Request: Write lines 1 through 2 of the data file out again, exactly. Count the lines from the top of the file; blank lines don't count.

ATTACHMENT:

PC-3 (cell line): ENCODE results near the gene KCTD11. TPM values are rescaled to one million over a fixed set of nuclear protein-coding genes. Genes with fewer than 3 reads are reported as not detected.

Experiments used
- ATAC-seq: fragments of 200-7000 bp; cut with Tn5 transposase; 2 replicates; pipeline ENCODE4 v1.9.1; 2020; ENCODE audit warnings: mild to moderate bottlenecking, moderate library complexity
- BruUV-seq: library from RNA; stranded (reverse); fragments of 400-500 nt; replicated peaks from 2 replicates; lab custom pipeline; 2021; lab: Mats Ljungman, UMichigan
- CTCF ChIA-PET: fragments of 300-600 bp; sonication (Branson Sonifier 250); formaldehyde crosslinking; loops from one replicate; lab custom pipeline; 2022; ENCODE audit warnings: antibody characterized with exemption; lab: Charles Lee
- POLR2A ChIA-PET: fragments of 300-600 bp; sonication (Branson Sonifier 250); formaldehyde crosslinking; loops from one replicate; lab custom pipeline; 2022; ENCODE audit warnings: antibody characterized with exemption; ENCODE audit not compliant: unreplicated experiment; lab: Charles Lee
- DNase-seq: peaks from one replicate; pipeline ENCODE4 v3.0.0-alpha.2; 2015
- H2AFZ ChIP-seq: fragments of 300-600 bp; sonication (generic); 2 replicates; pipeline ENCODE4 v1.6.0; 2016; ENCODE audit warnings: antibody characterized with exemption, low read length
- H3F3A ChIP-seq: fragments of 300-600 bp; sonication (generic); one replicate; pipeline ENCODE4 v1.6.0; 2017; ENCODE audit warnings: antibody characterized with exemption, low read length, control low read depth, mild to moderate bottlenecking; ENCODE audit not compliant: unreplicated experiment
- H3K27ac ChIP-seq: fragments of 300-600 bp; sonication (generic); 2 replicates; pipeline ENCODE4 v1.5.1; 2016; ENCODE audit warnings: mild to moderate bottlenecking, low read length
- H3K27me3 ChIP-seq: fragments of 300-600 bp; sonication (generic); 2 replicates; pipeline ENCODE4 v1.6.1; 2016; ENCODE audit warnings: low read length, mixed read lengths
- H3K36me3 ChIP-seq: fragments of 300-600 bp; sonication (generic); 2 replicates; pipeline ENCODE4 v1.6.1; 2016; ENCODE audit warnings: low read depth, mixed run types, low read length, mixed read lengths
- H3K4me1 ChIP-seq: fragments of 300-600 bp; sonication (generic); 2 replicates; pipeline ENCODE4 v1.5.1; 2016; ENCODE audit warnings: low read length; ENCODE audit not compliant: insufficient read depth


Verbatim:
PC-3 (cell line): ENCODE results near the gene KCTD11. TPM values are rescaled to one million over a fixed set of nuclear protein-coding genes. Genes with fewer than 3 reads are reported as not detected.

Experiments used